Usha Haley. Photo / Supplied

Usha Haley. Photo / Supplied

An American expert in trading with China says New Zealand needs to protect its unique technologies and industries or it could permanently lose them to Chinese buyers.

Professor Usha Haley, who has emigrated to New Zealand to join Massey University's business school, said New Zealand needed to tread carefully in its bid to do business with the economic giant.

Haley has just come from Harvard Kennedy School in the United States where she studied the growth of Chinese businesses in the steel, glass, paper and forestry industries.

In five years China moved from being a small player to some of the largest exporters in those industries.

Haley said China's strength was always touted as being its cheap labour force. But the industries it had become strong in were capital-intensive and labour was only a small part.
At the same time raw material costs had skyrocketed and energy costs such as oil and electricity had also risen.

Haley isolated large subsidies from the Chinese Government as the driving force. China was flush with capital - it was a form of state capitalism.

The subsidies were not good for the global economy because of the assumption that the most efficient businesses will become the dominant players.

"Free trade works on assumptions and in China this doesn't happen."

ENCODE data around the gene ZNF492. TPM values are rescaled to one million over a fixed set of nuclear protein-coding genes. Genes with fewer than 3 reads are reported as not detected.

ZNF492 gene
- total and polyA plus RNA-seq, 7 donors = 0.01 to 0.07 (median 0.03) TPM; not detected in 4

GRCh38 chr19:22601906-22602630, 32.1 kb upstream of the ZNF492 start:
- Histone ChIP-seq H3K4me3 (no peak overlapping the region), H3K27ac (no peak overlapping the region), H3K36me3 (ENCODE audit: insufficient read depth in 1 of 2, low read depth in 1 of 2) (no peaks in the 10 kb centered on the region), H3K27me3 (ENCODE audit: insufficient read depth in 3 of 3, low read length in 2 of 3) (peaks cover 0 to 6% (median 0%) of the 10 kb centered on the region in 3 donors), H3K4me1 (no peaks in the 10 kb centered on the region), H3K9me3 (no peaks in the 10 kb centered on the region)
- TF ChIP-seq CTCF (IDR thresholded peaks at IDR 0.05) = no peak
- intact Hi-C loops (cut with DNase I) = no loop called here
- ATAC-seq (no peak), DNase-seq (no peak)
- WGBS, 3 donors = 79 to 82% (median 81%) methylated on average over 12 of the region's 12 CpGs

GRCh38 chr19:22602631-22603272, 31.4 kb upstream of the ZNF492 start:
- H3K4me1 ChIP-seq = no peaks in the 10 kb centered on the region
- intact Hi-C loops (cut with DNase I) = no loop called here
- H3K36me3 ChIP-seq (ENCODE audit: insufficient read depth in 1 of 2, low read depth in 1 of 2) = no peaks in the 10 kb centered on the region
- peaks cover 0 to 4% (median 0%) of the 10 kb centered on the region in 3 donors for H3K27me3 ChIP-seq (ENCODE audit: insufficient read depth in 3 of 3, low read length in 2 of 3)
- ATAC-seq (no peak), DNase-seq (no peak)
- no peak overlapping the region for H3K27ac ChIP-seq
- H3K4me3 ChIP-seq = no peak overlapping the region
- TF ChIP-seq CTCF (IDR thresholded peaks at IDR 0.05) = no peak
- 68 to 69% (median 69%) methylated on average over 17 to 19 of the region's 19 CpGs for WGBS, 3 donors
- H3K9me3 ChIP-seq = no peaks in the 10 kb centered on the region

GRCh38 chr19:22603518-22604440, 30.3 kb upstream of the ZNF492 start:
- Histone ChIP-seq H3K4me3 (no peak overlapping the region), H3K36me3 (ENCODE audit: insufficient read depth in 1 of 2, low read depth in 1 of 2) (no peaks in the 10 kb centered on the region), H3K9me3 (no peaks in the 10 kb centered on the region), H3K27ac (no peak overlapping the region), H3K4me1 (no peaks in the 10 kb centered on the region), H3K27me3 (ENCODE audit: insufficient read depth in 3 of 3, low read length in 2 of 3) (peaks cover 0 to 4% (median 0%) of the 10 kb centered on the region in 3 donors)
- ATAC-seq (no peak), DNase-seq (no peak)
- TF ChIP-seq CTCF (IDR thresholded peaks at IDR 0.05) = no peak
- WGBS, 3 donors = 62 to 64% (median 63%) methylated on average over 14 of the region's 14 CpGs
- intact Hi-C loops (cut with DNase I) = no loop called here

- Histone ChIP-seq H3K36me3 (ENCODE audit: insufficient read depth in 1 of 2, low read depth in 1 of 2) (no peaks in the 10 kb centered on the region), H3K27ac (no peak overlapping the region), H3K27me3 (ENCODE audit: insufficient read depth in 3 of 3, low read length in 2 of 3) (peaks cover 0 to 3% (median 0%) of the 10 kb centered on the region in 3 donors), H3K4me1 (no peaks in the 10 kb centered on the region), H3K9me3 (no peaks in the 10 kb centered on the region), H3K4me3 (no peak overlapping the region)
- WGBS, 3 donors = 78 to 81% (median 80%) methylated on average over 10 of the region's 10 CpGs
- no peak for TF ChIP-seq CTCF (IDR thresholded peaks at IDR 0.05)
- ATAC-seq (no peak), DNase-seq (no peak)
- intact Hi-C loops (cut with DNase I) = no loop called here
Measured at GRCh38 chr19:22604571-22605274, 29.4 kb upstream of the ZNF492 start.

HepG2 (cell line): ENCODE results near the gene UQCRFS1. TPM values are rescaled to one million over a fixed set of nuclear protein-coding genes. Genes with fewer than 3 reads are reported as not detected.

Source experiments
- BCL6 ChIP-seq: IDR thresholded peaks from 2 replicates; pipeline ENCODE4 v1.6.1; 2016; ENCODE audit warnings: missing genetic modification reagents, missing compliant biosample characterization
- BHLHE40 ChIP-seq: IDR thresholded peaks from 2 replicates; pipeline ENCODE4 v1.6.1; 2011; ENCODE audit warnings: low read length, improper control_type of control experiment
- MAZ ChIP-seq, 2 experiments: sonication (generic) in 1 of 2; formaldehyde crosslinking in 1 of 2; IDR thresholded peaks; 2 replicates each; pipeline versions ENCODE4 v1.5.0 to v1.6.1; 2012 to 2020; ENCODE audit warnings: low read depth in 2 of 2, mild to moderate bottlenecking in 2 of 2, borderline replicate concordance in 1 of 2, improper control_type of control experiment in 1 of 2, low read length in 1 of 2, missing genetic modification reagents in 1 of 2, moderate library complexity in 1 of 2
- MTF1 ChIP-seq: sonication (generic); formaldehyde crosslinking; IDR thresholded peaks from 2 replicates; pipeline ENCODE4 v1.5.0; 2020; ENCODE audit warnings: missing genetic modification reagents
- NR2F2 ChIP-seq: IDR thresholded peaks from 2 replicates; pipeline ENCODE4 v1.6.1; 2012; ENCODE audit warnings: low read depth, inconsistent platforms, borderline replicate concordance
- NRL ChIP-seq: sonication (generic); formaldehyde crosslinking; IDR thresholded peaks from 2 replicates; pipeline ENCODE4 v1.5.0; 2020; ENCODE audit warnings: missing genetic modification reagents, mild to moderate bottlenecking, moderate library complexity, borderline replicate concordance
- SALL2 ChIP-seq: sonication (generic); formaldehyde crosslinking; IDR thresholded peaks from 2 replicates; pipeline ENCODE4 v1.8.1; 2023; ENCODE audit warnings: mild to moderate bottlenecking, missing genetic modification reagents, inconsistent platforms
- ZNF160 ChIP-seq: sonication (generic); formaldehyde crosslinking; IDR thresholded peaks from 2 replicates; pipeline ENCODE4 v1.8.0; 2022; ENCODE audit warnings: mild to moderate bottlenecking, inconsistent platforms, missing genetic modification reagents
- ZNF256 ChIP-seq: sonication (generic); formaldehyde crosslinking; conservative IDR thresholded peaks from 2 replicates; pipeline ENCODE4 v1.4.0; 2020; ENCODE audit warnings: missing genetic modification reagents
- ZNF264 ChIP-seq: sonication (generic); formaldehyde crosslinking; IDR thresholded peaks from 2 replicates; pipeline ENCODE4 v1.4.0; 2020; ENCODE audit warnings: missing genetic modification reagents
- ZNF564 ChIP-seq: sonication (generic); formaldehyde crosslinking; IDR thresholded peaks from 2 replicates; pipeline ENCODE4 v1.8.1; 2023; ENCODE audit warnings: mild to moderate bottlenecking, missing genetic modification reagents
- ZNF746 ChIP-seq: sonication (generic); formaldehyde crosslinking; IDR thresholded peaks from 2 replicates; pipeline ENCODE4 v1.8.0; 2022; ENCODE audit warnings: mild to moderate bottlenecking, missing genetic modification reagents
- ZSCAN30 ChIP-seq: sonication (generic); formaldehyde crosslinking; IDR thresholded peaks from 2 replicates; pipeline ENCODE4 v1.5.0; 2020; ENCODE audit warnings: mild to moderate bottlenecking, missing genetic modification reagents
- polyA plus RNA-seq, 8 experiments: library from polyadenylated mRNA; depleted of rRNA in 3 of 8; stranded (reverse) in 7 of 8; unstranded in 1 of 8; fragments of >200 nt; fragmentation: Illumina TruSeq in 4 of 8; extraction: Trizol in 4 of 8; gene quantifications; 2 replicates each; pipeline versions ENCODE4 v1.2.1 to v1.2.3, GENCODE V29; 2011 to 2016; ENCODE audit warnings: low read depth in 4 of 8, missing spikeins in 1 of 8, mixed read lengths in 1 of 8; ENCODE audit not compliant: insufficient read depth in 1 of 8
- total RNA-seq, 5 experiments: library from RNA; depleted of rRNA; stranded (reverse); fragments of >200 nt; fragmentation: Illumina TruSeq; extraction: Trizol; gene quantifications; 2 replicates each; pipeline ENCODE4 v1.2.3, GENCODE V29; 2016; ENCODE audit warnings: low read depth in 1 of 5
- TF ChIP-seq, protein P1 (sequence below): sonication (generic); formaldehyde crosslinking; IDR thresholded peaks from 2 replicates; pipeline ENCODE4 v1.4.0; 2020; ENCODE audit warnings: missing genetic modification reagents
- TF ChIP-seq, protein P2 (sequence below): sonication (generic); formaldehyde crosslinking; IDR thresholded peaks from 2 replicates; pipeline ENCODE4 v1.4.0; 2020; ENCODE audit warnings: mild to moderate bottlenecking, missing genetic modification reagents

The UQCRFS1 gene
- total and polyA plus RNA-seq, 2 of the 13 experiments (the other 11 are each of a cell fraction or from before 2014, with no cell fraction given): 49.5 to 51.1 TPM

Chinese companies were heavily subsidised and had thin margins. They did not need to make a profit because they were propped up by the Government.

In a free trade environment developed countries saw it as imperative to grow their economies.
But China was a developing nation and saw its political growth being just as important as economic growth.

In the United States some smaller industries had been wiped out after growing Chinese trade and what had caused ripples in the US could cause a tsunami in New Zealand, she warned.

Haley said New Zealand needed to consider how important its industries were to the economy and the national identity.

It didn't mean New Zealand should stop doing business with China but caution was needed.
"New Zealand needs to wall off its critical technologies and understand the risks before proceeding."
Haley said New Zealand needed to act quickly.

"One thing about the Chinese is that they move very fast. That is one of their strengths."
By Tamsyn Parker | Email Tamsyn